Tuesday, February 26, 2013

Buyers Market of American Craft

I recently traveled to Philadelphia to attend the Arts Business Institute workshop on wholesaling, which was held in conjunction with the Buyers Market of American Craft. I actually went a day early to help my friend Wendy McManus set up her booth for her first experience at BMAC.

The weekend was an intense one. I spent a good number of hours helping Wendy hang curtains and signs over the provided pipe and drape. Lorena Angulo also attended the ABI workshop, so I had the chance to catch up with her. Although we live less than two hours apart, we often seem to travel to visit.

The first day of the workshop featured Bruce Baker, noted for his entertaining presentations on sales and booth design speaking about both of those topics in relation to wholesaling. I've heard Bruce speak at least twice in the past, and while I heard a bit of repeat, most of the information was new. We also were treated to a detailed presentation on Pricing for Profit by Megan Auman of Designing an MBA. I've taken Megan's digital version of this class, and again there was plenty of new info.  In the late afternoon, we were able to walk the BMAC show floor. I had alternative access because of helping Wendy, so I made multiple passes over the course of three days, gleaning new insights each time.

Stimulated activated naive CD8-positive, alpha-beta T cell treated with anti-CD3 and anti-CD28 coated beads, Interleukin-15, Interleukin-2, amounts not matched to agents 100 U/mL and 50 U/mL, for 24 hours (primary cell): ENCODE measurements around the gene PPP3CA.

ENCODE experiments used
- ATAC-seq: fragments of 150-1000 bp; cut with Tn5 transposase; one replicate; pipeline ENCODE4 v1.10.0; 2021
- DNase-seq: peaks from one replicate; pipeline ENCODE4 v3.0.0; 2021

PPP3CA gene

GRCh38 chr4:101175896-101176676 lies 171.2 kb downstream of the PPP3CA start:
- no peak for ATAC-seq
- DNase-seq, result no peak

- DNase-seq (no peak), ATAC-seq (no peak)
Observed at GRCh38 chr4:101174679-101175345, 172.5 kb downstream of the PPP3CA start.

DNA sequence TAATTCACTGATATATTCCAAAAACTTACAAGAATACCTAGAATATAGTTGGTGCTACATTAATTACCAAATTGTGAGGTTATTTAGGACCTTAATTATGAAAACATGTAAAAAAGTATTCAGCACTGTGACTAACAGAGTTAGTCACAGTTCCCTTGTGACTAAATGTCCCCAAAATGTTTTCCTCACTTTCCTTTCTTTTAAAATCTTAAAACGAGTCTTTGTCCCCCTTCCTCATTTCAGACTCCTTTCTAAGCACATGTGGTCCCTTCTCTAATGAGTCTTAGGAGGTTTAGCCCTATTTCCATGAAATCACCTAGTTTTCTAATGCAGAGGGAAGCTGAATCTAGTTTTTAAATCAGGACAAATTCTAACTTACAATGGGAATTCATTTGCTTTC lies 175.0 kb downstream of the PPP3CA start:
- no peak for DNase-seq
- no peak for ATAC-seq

On Saturday evening, we attended the Niche Award ceremony and cheered loudly for Sophia Georgiopoulou's stunning necklace in the alternative materials category, which won the award. We also cheered for our new friend, amazing jewelry artist Aleksandra Vali's win in fashion jewelry.

The second day of the workshop explored details of the wholesale experience, including:

  1. Creative marketing and sales strategies, covered by Carolyn Edlund.
  2. The artist-gallery relationship illuminated by Wendy Rosen, who founded BMAC
  3. A question and answer session about the show nuts and bolts, such as application, costs, and  the booth package, featuring Rebecca Rosen Mercado.
  4. Interactive sessions with two artists: Matt Thomas, a woodworker, who wrote $60,000 in orders at his first BMAC show last year, and Merrie Boxbound, who has exhibited for many years at BMAC as a polymer clay artists, originally selling jewelry, but now focusing on pens.

The last day also featured the most personal part of the workshop: the critique session. We were allowed to set up representative work in a two foot by two foot space in a controlled access room, where buyers could voluntarily view the wares and provide written feedback. I received a number of reviews, which uniformly agreed that my work is very marketable, but which generally suggested that my price points need to move downward. Since I presented one-of-a-kind work and have yet to develop a production line, that was totally expected.

I came home convinced that I could do the show, if I decide that wholesale is the right direction for me.